Thursday, November 13, 2008

Why I'm Boycotting Tesco

I've been boycotting Tesco. Unfortunately I'm not sure they've noticed.

My boycott is almost three months old and whilst I possibly wasn't spending excessive amounts there (£6,500 a year's a lot to me) I still thought they might've spotted that I'm not aimlessly wandering around their aisles.

I once interviewed the guy behind Clubcard and he told me that if someone stopped shopping with them they would know 'within three weeks'. Perhaps they now make so much money that they just don't care?

For over 10 years I've used Tesco almost exclusively as my main supermarket, my retailer of choice. I have some affection for their layout, for their range of goods and for their prices.

As someone interested in marketing, I'm even a huge fan of the Clubcard - up to £4 return for every £100 spent and discount vouchers for stuff you buy? Who could resist that, even if it does mean that they know you better than your mum does and have a better record of your shopping habits than even you do?

I've even used Tesco although it's a mile further away than my nearest supermarket. I previously had an aversion to the nearest one (Sainsbury's) because their owner put so much money in Tory party coffers. Possibly I put too much thought into my choice of supermarket.

In truth it's now hard to avoid Tesco.

They have eight shops in an easily accessible range from my house and they sell everything. I'm still beholden to them for contact lenses and car insurance, for example. They're a British company doing very well in the world markets. They have a lot they can be proud of.

Unfortunately, their treatment of journalists is not one of those things.

In Thailand, Tesco has been criticised for aggressively pursuing their critics. A writer and former MP, Jit Siratranont, is facing up to two years in jail and a £16.4 million libel damages claim for saying that Tesco was expanding aggressively at the expense of small local retailers.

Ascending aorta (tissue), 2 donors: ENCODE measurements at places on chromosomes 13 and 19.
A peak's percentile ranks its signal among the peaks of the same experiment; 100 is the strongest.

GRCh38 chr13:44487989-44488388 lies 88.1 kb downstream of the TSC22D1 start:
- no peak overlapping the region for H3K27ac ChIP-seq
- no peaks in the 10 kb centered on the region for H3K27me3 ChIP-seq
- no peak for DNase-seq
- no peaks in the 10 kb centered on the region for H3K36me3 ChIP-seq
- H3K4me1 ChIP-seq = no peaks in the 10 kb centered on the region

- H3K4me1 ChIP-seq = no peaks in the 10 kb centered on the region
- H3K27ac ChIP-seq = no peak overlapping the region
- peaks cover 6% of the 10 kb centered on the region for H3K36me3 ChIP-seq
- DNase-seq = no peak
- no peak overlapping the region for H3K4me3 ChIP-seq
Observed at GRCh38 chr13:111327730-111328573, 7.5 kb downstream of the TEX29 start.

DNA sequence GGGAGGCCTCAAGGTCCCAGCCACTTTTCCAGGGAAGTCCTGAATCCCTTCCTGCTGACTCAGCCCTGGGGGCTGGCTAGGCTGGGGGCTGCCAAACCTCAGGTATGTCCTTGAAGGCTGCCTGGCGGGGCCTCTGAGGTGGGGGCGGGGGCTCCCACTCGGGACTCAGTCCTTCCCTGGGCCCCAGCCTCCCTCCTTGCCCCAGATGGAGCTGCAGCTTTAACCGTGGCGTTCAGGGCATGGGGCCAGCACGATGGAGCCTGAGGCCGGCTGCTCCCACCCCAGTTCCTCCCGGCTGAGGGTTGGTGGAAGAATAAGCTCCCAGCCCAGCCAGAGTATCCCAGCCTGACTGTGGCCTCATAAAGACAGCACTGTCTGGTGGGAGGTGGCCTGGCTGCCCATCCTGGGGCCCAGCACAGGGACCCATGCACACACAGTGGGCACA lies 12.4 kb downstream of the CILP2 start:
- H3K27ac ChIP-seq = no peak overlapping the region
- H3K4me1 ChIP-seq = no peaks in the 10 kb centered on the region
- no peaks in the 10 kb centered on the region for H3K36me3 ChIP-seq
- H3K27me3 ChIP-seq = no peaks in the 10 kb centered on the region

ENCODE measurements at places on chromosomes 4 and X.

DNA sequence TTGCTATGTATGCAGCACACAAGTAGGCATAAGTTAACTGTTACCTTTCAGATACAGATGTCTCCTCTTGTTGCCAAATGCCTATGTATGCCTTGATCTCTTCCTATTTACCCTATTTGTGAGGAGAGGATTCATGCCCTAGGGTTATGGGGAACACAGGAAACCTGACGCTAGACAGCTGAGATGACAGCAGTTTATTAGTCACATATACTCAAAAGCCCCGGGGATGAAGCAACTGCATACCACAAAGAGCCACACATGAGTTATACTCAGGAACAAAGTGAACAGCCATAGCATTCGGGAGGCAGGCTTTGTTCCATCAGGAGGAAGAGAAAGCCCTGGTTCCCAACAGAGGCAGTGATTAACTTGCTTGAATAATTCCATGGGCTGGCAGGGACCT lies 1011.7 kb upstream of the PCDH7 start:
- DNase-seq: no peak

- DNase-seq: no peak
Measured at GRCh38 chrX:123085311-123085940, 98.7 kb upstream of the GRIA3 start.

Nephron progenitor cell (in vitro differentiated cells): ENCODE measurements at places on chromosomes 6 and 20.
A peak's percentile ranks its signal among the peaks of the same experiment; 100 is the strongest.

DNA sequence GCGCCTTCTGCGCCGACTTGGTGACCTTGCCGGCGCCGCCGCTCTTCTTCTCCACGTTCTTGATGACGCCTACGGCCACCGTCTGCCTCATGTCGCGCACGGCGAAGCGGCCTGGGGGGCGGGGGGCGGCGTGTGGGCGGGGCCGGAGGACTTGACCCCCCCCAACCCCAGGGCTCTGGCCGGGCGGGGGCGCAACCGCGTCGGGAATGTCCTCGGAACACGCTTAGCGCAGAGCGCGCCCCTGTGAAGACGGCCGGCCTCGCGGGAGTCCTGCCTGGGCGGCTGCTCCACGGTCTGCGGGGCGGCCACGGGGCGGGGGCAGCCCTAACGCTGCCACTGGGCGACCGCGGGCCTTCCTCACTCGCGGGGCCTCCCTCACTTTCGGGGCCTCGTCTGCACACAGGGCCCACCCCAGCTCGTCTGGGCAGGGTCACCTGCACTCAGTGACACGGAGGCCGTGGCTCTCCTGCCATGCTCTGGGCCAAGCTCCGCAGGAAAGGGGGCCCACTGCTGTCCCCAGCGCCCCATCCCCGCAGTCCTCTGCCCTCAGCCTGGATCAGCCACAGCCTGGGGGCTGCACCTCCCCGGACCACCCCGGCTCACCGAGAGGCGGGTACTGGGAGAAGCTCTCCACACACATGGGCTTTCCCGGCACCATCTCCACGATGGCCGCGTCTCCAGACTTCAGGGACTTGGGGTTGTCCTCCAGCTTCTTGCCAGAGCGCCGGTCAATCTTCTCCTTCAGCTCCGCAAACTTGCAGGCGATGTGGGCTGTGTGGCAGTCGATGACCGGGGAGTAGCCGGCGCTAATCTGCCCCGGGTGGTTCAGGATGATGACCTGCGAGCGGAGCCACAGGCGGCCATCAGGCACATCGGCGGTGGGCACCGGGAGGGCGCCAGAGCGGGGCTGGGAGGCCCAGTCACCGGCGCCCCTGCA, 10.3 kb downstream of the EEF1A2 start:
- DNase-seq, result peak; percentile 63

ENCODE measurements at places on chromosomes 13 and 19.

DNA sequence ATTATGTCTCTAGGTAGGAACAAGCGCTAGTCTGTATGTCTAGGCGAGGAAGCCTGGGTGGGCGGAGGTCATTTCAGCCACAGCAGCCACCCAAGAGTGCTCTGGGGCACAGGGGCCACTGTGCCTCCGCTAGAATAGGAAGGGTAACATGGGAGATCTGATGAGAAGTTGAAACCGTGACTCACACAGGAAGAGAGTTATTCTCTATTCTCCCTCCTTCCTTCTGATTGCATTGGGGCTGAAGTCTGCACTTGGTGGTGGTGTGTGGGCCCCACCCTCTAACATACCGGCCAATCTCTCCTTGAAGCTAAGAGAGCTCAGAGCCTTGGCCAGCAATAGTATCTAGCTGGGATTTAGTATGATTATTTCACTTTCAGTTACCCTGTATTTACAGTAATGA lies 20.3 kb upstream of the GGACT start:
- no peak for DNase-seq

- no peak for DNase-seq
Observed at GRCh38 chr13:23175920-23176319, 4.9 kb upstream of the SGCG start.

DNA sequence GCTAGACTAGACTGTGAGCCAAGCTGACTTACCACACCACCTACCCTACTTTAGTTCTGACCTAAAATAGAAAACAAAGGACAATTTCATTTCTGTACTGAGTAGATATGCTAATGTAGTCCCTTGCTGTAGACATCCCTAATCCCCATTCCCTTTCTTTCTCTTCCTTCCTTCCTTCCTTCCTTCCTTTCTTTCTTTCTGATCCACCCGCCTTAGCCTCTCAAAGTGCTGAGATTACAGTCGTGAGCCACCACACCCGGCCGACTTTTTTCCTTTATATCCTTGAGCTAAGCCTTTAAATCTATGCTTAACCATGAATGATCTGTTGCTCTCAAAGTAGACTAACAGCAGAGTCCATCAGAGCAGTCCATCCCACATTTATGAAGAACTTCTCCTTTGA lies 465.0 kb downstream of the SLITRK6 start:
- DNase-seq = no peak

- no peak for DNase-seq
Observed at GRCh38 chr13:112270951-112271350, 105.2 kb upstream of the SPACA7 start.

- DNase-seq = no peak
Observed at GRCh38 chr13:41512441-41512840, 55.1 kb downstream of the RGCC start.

Tesco helpfully responded by serving him with writs for criminal defamation and civil libel.

I didn't stand up for local food producers when they complained of Tesco pressure, or even local retailers threatened by Tesco's relentless expansion policies. I didn't stand up for residents who didn't want another major supermarket in their backyard or green campaigners moaning about their transport hubs.

But there's always a point when it gets too close to home - and pursuing writers or journalists was the final straw for me.

Tesco are also pursuing a case against The Guardian, who had claimed they were involved in a complicated process to avoid tax - the newspaper's mistake was in suggesting it was the wrong kind of tax they were avoiding.

Let's face it, we'd all avoid punitive taxation if we could find a legal way of doing so. In Tesco's case the sums of money involved are probably astronomical - they make a big difference to the bottom line.

But that's not the issue.

The issue is the aggressive way they appear to be fighting to hide the facts, rather than facing them in the open. When you enter the legal arena, everyone's ability to discuss the issues gets wrapped up in legalese and red tape.

I'm sure it's valuable to them that people are now too scared to criticise. To me it represents the action of a bully and I can't really condone spending so much of my money with a bullying corporation.

The actions of one person are probably irrelevant to a company that makes £2 billion in profit each year.

But, as they continually say, every little helps.

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